CONCORD, CA (June 1, 2021) – The city could have two storefront retail cannabis businesses open by this fall and another ready by early 2022, after the City Council selected three companies to apply for licenses.
Four council members named Authentic as their top pick at the May 25-26 meeting. Carlyn Obringer dissented. The council majority cited the freeway access to the 1045 Galaxy Way location, plus the dedicated parking at the stand-alone building.
“I think it was very clear that the location was ideal,” said Mayor Tim McGallian. “Also, I felt that their experience, financial position and overall business acumen was actually far ahead of many of the applicants.”
Authentic CEO Ryan Mitchell said the Shryne Group is the largest vertically integrated cannabis operator in California. The company grows, manufactures and distributes cannabis products and already has 13 retail stores.
Mitchell said the proposed retail store is “one aspect of a larger play” for the company, which was previously awarded a cannabis distribution license off Port Chicago.
“We plan to make Concord our Northern California headquarters – centralize our distribution, have corporate offices, our flagship store and our workforce development facility,” Mitchell said, noting that the store could open by January 2022.
A bit of Culture
The same council majority voted 4-1 for Culture Cannabis Club at 1440 Concord Ave. as the second selection – again noting the freeway access, parking and business plan along with security measures.
“We have a trusted safe and compliant reputation, with no citations and no complaints in any of our operating markets,” COO Devon Julian said of the network of retail cannabis stores throughout California. “We have worked hard to set ourselves up to be one of the best brands and companies to work with because of how we conduct our business.”
Concord will be Culture’s first venture in the East Bay, with Julian saying the store would be ready to open by November 2021.
Coastal’s plan for a retail store at 1847 Willow Pass Road in the Park & Shop came in third by a 3-2 vote.
“I believe we are one of the top operators in the state of California, and there are a few reasons for that,” said Coastal’s general counsel Cameron Gharabiklou. “We built our company for the long haul; we understand that each store must respect and collaborate with the local community; and we represent a premiere, welcoming but safe shopping space.
The company targets an October 2021 opening. “Coastal is ready and excited not only to move into Park & Shop but to be part of the Park & Shop revitalization,” community relations manager Keith Burks told the council.
Obringer and Council member Laura Hoffmeister voted for Embarc at 1770 Willow Pass Road, also in Park & Shop, as their third choice.
“I think Embarc had a better location, better security and safety plan to present to that community in that area,” Hoffmeister said.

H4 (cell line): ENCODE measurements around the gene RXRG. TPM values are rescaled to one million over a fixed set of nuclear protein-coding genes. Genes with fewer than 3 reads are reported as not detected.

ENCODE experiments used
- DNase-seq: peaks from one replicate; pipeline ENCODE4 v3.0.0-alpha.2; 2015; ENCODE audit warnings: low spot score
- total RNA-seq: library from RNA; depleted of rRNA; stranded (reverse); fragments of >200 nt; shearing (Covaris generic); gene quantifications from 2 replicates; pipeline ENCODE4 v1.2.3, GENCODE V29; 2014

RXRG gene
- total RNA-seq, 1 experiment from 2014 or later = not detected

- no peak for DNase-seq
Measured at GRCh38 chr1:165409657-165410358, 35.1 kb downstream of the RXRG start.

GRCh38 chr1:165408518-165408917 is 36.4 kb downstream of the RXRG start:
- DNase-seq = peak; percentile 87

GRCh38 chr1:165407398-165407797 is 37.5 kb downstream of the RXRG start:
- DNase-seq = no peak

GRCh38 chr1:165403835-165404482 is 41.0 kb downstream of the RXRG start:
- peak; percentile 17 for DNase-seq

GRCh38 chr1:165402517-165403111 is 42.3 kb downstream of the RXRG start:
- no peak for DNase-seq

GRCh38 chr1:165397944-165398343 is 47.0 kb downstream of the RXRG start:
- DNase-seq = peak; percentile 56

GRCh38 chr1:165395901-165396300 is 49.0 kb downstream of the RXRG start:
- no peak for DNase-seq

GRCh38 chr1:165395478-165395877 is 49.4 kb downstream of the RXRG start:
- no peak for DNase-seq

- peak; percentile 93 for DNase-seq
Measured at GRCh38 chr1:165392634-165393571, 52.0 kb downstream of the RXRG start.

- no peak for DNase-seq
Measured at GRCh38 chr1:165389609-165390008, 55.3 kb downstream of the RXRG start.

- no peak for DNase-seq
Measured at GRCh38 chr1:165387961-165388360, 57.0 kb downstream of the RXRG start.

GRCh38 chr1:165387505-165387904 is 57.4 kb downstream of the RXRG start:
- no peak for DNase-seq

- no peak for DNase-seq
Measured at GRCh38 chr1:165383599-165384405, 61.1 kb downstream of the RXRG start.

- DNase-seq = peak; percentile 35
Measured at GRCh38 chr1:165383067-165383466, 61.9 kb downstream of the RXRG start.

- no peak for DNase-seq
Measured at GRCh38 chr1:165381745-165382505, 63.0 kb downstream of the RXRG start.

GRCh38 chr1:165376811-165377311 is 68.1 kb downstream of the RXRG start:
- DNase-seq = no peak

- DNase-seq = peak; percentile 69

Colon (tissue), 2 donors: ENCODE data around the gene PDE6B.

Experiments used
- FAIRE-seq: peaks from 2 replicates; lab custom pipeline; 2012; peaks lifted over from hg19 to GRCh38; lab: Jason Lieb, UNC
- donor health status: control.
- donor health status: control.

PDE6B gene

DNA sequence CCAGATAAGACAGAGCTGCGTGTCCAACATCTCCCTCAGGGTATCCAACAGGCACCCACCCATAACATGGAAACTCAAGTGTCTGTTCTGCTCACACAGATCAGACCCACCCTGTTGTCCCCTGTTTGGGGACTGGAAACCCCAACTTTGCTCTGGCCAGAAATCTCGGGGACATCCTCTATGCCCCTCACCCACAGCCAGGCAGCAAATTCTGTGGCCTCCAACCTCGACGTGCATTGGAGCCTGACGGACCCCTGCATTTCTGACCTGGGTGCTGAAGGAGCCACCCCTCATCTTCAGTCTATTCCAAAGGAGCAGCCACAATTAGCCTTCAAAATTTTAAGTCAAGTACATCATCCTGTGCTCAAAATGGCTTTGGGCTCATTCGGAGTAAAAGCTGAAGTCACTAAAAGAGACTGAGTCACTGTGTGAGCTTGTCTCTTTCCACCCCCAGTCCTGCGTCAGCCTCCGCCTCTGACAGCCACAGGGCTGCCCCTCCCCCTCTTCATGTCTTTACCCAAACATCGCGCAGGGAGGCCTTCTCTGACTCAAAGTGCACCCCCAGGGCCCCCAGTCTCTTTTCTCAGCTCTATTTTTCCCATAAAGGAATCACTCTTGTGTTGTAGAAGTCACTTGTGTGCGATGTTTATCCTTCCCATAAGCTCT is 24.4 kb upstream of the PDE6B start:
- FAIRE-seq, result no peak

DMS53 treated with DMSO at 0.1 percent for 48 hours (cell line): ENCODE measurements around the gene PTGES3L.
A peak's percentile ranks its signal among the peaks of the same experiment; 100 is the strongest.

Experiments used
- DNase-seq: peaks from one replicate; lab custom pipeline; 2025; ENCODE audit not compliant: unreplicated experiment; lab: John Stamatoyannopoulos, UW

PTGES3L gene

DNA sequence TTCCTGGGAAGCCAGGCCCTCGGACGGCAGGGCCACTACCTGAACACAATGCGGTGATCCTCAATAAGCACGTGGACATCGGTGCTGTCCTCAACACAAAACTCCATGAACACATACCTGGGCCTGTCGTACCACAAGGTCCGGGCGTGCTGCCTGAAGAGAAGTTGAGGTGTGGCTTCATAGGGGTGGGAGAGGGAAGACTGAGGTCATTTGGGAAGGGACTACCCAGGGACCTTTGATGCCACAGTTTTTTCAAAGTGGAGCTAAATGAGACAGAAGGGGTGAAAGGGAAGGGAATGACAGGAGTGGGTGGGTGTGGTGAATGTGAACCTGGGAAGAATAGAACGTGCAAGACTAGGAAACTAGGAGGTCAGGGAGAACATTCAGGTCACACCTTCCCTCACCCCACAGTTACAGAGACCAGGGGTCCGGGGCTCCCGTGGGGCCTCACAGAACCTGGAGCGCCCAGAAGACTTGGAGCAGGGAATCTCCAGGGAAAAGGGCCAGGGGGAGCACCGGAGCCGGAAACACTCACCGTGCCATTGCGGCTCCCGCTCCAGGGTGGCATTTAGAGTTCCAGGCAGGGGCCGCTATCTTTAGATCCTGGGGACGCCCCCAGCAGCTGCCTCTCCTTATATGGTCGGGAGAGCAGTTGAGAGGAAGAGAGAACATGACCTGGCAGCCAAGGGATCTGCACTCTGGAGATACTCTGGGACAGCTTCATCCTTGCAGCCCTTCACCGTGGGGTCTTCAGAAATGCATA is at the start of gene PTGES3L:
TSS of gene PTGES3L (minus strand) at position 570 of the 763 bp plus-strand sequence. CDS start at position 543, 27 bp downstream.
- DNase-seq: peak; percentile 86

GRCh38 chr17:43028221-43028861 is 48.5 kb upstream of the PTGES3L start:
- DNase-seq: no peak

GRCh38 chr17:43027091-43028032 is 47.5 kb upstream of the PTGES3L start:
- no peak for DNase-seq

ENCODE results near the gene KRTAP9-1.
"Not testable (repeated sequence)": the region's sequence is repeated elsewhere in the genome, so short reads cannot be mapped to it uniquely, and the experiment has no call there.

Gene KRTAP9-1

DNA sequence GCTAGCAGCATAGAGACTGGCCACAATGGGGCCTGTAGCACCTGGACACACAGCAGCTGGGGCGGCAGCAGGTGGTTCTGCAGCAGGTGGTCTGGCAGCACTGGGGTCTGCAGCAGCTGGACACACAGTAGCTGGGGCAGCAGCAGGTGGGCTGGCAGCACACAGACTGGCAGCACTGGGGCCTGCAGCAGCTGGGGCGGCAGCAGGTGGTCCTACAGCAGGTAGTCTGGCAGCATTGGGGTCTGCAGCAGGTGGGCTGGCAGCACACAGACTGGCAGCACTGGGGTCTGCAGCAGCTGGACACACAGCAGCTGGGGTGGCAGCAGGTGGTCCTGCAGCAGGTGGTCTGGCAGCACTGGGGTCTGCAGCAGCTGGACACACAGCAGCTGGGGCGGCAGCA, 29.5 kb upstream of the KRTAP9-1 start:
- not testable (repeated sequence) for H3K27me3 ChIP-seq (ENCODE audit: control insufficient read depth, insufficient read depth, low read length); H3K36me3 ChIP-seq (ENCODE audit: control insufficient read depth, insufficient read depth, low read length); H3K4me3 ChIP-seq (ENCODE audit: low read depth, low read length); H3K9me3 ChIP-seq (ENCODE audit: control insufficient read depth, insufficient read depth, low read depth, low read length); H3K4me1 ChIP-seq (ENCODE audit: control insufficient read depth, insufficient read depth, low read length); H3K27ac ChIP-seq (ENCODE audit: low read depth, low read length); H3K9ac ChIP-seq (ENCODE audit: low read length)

McGallian disagreed. “I felt that Coastal had a better ability to have parking at that end of Park & Shop, and I felt the impact would overall be the least as related to parking. I also felt Coastal was stronger as related to business acumen.”
After hearing proposals from the top six applicants, the council voted Embarc in fourth position, MMD in fifth and Element 7 in sixth.
The top three businesses have until July 23 to submit applications for city cannabis licenses. Each business must also enter into a development agreement that will determine what contributions it will make to the city.
Questions about CoCo Farms site
May’s review of the storefront locations followed April’s selection of CoCo Farms and Infinity Concord to apply for cannabis microbusinesses licenses and Medusa Delivery as a non-storefront retailer that’s not part of a microbusiness.
Since then, several community advocates have contacted the Pioneer and the city with concerns about the CoCo Farms location at 2366 Stanwell Circle.
In a guest editorial, Emily Webb noted that the Concord Women, Infants and Children (WIC) office is less than 90 feet away and a county adolescent outpatient substance use treatment facility is 300 feet away.
“We think that it does not send a caring, considerate and supportive message to WIC clients and adolescents facing addiction,” wrote Webb, who is the coordinator for the Monument Youth Drug and Alcohol Coalition.
However, McGallian said that “technically, legally, those are not considered sensitive uses according to the state guidelines.”
He told the Pioneer that he expects that the CoCo Farms application process “would be fine.”
Bev Britton graduated with a degree in journalism from the University of North Dakota and moved to the Bay Area with her soon-to-be husband Jim in 1986. She was features editor at the Contra Costa Times in Walnut Creek before becoming managing editor of the Contra Costa Sun in Lafayette in 1995. She retired from newsrooms in 2001, but an ad for the Clayton Pioneer drew her back in. The family moved to Lake Wildwood in the Gold Country a few years ago - but working at the Pioneer keeps her in touch with her old neighborhoods in Concord and Clayton.